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Smoking and breast augmentation/mastopexy

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There is not yet a consensus on exactly how long you need to be smoke free to minimize your risk of problems with cosmetic surgery. But most studies that have been done to try to answer this question suggest waiting more than 11 days. In my practice, I would require 4 weeks smoke free and suggest at least 6 weeks before a breast lifting procedure. You probably could have the surgery without any problems, but there is no reason to increase your risks with an elective surgery. The factor 5 leiden mutation is another issue. There are different degrees of factor 5 leiden deficiencies, most of which are not a contraindication to this surgery, but should be discussed with your surgeon and possibly your hematologist.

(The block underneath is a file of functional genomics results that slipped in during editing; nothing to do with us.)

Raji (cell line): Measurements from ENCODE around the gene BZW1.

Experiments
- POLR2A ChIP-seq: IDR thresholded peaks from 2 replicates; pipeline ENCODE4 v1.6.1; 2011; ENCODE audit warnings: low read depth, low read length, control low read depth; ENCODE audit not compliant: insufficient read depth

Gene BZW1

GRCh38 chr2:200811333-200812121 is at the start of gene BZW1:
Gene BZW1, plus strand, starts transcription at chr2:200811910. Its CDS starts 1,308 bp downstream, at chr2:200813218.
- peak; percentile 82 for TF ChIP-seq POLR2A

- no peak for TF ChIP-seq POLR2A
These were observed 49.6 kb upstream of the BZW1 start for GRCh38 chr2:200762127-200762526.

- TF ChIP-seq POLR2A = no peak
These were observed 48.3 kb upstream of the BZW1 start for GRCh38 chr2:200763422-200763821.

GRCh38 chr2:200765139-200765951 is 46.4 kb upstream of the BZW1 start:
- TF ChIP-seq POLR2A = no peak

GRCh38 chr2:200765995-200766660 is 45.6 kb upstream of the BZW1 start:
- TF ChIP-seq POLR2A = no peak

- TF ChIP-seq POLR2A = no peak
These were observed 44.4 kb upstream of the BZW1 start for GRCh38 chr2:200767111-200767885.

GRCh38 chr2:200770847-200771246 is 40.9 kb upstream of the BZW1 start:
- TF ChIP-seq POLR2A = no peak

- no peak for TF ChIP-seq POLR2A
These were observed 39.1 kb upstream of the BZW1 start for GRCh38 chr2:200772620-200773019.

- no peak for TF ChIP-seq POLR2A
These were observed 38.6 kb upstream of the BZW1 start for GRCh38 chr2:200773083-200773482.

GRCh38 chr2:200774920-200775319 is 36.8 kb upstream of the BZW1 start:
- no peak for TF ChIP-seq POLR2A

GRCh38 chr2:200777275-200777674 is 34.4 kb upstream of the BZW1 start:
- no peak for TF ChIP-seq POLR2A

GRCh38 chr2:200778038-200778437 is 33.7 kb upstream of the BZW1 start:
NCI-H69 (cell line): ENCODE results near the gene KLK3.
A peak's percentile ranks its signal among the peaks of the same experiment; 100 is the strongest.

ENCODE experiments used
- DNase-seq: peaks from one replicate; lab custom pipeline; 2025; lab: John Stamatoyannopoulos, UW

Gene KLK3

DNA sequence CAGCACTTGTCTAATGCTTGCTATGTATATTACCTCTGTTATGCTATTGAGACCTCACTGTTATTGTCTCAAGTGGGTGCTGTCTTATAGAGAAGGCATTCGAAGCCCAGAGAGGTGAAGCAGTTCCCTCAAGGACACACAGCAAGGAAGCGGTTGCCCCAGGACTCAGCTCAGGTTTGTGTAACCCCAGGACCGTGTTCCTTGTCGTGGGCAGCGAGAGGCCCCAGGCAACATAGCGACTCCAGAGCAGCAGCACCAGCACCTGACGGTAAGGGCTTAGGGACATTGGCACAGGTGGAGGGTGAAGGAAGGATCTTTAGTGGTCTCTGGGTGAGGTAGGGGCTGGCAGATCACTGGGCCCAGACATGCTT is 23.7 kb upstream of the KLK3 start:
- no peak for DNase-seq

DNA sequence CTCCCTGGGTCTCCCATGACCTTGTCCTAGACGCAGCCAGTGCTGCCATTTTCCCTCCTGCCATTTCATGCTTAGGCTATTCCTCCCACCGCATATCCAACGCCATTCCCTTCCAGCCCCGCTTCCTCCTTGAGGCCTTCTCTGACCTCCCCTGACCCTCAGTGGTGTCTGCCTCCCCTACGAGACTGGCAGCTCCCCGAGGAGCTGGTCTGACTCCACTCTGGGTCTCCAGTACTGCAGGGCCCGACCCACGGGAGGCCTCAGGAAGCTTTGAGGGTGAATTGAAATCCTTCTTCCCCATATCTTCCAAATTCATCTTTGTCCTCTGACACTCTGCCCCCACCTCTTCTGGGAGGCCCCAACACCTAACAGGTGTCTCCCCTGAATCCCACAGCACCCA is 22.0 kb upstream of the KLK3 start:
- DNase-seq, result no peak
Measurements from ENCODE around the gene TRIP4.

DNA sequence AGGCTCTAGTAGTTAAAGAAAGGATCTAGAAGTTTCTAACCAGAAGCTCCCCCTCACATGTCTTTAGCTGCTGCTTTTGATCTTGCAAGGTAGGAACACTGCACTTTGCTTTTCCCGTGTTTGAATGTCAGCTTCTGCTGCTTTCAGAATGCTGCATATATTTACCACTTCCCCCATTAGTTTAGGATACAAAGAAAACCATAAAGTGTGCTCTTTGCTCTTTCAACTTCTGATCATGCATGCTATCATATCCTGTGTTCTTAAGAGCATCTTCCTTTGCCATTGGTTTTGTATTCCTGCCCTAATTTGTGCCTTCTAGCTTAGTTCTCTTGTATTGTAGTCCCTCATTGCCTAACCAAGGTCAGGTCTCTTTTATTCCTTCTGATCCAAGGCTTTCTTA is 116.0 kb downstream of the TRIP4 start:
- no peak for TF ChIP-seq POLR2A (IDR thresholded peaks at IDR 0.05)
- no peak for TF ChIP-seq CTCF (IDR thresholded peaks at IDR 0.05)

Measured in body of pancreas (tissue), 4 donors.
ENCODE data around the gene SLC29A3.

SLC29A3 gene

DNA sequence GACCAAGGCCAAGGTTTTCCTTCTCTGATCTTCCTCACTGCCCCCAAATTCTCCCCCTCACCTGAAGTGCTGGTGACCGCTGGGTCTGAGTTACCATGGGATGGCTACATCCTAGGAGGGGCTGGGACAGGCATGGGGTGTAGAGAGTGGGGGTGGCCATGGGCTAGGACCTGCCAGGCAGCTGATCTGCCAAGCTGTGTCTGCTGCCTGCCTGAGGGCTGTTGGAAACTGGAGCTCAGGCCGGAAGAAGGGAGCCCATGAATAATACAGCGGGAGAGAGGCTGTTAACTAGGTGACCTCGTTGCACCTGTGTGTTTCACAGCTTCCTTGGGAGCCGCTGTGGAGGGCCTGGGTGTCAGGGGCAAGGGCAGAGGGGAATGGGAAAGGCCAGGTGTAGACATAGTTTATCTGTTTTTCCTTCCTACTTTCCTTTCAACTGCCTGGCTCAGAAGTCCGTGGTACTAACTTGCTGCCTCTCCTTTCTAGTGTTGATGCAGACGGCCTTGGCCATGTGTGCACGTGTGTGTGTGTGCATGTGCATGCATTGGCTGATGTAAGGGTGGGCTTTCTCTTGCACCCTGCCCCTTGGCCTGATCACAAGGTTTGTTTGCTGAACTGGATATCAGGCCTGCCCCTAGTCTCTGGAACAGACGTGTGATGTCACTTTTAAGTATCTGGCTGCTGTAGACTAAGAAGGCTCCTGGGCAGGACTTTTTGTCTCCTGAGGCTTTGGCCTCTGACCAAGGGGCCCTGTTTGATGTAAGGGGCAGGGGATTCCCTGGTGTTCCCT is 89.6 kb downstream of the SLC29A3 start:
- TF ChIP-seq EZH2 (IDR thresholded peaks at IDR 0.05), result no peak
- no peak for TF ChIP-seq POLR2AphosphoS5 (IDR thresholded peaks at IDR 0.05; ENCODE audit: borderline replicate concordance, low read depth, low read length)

William T. Stoeckel, MD
Raleigh-Durham Plastic Surgeon
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These answers are for educational purposes and should not be relied upon as a substitute for medical advice you may receive from your physician. If you have a medical emergency, please call 911. These answers do not constitute or initiate a patient/doctor relationship.